Mechanism of C-type lectin receptor Dectin-1 and DC-ASGPR-mediated immune modulation.
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Gu, Chao, 1987-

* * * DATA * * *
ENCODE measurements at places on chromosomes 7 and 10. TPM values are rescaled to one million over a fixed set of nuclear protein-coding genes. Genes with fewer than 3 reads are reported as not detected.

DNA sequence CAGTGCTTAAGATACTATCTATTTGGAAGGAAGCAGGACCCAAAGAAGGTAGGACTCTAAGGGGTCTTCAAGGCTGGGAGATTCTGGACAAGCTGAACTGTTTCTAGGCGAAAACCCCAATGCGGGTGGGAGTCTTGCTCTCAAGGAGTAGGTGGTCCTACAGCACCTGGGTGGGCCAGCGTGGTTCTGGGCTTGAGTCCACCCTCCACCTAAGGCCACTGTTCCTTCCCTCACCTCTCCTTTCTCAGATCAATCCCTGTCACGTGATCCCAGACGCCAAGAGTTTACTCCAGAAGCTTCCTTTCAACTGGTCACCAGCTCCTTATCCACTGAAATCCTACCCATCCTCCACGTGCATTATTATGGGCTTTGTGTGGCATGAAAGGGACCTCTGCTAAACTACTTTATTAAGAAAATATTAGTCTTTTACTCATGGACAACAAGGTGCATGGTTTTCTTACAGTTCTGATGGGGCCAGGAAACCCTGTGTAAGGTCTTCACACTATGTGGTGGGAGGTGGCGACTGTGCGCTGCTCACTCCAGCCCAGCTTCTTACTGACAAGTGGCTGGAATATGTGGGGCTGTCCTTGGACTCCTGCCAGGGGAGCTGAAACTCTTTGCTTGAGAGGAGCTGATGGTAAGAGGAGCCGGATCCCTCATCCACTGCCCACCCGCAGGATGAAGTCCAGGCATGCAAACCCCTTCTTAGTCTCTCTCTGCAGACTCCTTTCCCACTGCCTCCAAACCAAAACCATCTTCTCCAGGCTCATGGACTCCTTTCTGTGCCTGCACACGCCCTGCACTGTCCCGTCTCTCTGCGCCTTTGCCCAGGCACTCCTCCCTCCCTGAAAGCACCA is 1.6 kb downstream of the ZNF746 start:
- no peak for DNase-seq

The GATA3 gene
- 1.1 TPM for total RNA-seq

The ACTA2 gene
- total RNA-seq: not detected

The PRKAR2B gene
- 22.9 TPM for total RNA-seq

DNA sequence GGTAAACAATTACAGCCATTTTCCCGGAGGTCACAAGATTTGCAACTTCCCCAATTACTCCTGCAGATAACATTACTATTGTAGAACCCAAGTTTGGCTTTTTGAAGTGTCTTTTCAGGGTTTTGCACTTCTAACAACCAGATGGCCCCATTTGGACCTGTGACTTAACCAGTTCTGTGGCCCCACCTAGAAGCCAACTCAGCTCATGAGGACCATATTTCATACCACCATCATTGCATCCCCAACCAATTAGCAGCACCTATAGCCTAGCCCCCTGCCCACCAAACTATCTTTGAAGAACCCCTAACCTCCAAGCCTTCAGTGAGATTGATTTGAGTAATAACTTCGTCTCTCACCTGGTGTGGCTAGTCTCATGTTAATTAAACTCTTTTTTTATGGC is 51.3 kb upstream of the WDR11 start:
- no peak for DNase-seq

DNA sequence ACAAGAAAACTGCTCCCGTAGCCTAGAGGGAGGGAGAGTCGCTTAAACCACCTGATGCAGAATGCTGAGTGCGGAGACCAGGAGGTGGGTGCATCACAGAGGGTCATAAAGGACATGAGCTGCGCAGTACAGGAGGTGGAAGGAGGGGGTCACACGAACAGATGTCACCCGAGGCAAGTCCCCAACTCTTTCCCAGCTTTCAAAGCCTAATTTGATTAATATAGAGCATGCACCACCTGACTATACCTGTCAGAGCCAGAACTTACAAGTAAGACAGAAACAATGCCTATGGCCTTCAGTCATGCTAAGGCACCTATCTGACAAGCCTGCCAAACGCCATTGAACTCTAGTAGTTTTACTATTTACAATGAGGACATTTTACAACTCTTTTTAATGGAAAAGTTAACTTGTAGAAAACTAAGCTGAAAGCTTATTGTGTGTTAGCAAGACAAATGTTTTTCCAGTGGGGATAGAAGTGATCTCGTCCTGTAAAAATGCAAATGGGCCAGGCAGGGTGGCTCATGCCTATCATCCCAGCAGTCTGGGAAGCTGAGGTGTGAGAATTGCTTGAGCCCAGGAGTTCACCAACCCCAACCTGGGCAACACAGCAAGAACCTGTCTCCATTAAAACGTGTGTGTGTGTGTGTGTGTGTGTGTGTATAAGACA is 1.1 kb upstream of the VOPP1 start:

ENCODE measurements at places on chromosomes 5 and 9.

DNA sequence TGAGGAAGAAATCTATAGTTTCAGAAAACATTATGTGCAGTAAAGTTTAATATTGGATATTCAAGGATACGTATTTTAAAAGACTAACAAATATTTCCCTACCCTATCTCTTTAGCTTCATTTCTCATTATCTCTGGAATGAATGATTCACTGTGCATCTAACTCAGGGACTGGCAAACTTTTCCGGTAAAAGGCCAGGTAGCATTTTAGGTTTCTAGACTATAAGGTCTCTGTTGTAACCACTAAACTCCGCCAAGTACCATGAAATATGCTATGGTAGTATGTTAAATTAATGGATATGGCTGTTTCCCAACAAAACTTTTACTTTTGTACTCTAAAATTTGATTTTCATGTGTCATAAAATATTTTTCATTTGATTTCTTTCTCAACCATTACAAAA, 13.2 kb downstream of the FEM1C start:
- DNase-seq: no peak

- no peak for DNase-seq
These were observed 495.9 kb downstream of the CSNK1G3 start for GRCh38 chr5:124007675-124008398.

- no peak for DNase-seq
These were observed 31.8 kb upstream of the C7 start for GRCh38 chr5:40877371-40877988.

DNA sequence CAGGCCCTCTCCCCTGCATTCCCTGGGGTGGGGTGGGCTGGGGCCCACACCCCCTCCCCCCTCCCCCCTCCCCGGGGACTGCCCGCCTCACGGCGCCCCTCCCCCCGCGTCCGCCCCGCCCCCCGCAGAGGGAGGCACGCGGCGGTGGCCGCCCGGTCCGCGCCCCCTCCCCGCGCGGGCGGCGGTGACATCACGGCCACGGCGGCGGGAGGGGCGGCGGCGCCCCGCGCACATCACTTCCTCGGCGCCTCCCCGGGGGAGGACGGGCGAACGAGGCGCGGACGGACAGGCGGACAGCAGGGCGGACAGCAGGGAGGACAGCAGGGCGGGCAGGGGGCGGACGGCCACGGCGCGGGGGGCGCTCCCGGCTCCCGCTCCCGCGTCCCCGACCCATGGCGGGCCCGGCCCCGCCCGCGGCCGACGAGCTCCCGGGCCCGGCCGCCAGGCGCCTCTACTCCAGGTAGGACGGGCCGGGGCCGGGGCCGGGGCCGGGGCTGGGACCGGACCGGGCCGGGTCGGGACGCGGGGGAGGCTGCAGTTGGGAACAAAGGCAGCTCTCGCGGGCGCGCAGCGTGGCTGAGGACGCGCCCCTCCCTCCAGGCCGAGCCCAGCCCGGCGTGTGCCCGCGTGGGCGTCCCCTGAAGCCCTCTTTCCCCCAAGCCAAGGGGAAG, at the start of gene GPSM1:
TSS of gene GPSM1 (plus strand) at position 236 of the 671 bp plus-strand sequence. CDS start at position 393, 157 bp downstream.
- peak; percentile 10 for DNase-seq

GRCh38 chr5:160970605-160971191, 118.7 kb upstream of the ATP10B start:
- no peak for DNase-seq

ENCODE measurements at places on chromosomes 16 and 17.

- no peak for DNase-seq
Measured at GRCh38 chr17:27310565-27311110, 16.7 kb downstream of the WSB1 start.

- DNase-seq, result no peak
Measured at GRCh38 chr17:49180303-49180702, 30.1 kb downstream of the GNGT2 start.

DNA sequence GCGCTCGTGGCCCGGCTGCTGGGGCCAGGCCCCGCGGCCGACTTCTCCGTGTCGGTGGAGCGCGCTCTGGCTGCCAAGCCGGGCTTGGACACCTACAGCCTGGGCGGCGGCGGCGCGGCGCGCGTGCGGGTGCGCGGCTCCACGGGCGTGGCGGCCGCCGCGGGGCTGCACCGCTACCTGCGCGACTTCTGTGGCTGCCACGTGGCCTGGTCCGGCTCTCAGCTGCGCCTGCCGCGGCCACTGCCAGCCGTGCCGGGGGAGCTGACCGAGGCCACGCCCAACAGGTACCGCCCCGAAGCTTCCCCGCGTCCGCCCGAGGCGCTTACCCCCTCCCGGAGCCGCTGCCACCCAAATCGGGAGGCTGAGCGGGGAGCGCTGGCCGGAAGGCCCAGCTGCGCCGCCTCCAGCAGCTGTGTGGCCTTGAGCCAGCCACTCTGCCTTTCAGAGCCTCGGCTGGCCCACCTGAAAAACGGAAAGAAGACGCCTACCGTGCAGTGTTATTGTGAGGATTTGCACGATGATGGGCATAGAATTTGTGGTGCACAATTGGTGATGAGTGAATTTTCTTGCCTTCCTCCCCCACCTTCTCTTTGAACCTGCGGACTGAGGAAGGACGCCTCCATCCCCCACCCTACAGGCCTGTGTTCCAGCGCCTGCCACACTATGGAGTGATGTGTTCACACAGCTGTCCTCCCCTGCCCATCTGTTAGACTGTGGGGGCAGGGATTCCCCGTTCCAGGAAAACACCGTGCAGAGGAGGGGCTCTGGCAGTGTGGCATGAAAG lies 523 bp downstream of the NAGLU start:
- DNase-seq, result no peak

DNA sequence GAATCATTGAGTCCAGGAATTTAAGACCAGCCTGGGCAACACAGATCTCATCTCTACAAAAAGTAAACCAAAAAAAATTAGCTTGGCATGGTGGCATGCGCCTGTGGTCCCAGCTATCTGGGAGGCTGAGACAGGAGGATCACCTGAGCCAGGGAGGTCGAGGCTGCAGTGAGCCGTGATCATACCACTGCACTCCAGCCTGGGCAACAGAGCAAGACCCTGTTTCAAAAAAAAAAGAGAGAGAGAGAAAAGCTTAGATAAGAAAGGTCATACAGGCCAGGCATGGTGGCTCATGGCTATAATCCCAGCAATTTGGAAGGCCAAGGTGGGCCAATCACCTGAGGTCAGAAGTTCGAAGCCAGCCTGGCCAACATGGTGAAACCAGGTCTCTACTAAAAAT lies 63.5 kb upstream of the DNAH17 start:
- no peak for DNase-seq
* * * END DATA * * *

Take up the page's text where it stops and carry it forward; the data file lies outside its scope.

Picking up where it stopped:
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Dendritic cells (DCs) are major antigen-presenting cells (APCs) and play a critical role in directing host immune responses towards either immunity or tolerance. C-type lectin receptors (CLRs) expressed on DCs not only facilitate antigen capture and uptake for presentation, but also deliver diverse intracellular signals that modulate DC functions and result in altered immune responses. Among numerous CLRs, Dectin-1 is critical to induce both Th1 and Th17 cell responses that are essential to host immune defense against fungi and mycobacteria whereas DC-ASGPR modulates immune responses by promoting antigen-specific regulatory T cells. Herein, we report that activation of CD11c+ myeloid DCs via Dectin-1 significantly downregulates TSLP-induced inflammatory Th2 cell responses by (1) subverting the Th2-permissive microenvironment via IL-10, (2) suppressing OX40L expression by downregulating the transcriptional activity of p50-RelB heterodimer and (3) decreasing Th2 cell-attracting chemokine CCL17 secretion. In addition, we dissected DC-ASGPR-mediated signaling pathway and found that DC-ASGPR ligation by specific monoclonal antibody (mAb) induces Syk activation. Similar to Dectin-1, engagement of PLCγ2 and PKCδ is conserved downstream of Syk activation upon DC-ASGPR triggering. Unexpectedly, however, DC-ASGPR ligation by mAb does not induce NF-κB activation. Instead, it selectively activates MAPK ERK1/2 and JNK. Rapid and prolonged phosphorylation of ERK1/2 leads to activation of p90RSK and CREB, promoting IL-10 expression in DCs. Moreover, DC-ASGPR ligation activates PI3K-Akt pathway, which differentially regulates the activities of GSK-3α/β and β-Catenin for cytokine expression. Our results provide a molecular explanation for the ability of DC-ASGPR-interacting ligands to preferentially evoke immune modulation. Data from this study support that both Dectin-1 and DC-ASGPR represent promising targets that may allow us to control host immune responses, particularly inflammatory responses.